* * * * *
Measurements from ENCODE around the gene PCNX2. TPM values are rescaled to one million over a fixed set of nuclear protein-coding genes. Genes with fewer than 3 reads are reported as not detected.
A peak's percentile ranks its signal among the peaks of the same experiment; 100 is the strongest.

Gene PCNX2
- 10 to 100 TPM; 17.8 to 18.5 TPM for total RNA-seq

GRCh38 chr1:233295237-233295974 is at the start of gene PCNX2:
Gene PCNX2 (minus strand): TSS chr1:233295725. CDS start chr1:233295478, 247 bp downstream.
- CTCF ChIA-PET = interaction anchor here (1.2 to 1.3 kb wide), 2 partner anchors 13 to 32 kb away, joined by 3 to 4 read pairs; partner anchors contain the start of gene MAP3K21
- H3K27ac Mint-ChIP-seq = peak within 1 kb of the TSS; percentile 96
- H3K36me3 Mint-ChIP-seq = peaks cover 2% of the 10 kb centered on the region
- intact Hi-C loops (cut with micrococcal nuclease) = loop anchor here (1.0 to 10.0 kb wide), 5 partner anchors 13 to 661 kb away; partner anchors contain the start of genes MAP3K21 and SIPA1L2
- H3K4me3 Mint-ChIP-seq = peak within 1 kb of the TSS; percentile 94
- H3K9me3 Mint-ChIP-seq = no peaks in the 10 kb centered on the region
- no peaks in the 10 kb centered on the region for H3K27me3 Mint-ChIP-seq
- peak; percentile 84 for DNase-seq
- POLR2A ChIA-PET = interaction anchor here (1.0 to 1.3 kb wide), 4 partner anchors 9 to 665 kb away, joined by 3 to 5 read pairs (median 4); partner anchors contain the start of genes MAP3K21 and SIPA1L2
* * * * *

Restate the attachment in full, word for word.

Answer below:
Measurements from ENCODE around the gene PCNX2. TPM values are rescaled to one million over a fixed set of nuclear protein-coding genes. Genes with fewer than 3 reads are reported as not detected.
A peak's percentile ranks its signal among the peaks of the same experiment; 100 is the strongest.

Gene PCNX2
- 10 to 100 TPM; 17.8 to 18.5 TPM for total RNA-seq

GRCh38 chr1:233295237-233295974 is at the start of gene PCNX2:
Gene PCNX2 (minus strand): TSS chr1:233295725. CDS start chr1:233295478, 247 bp downstream.
- CTCF ChIA-PET = interaction anchor here (1.2 to 1.3 kb wide), 2 partner anchors 13 to 32 kb away, joined by 3 to 4 read pairs; partner anchors contain the start of gene MAP3K21
- H3K27ac Mint-ChIP-seq = peak within 1 kb of the TSS; percentile 96
- H3K36me3 Mint-ChIP-seq = peaks cover 2% of the 10 kb centered on the region
- intact Hi-C loops (cut with micrococcal nuclease) = loop anchor here (1.0 to 10.0 kb wide), 5 partner anchors 13 to 661 kb away; partner anchors contain the start of genes MAP3K21 and SIPA1L2
- H3K4me3 Mint-ChIP-seq = peak within 1 kb of the TSS; percentile 94
- H3K9me3 Mint-ChIP-seq = no peaks in the 10 kb centered on the region
- no peaks in the 10 kb centered on the region for H3K27me3 Mint-ChIP-seq
- peak; percentile 84 for DNase-seq
- POLR2A ChIA-PET = interaction anchor here (1.0 to 1.3 kb wide), 4 partner anchors 9 to 665 kb away, joined by 3 to 5 read pairs (median 4); partner anchors contain the start of genes MAP3K21 and SIPA1L2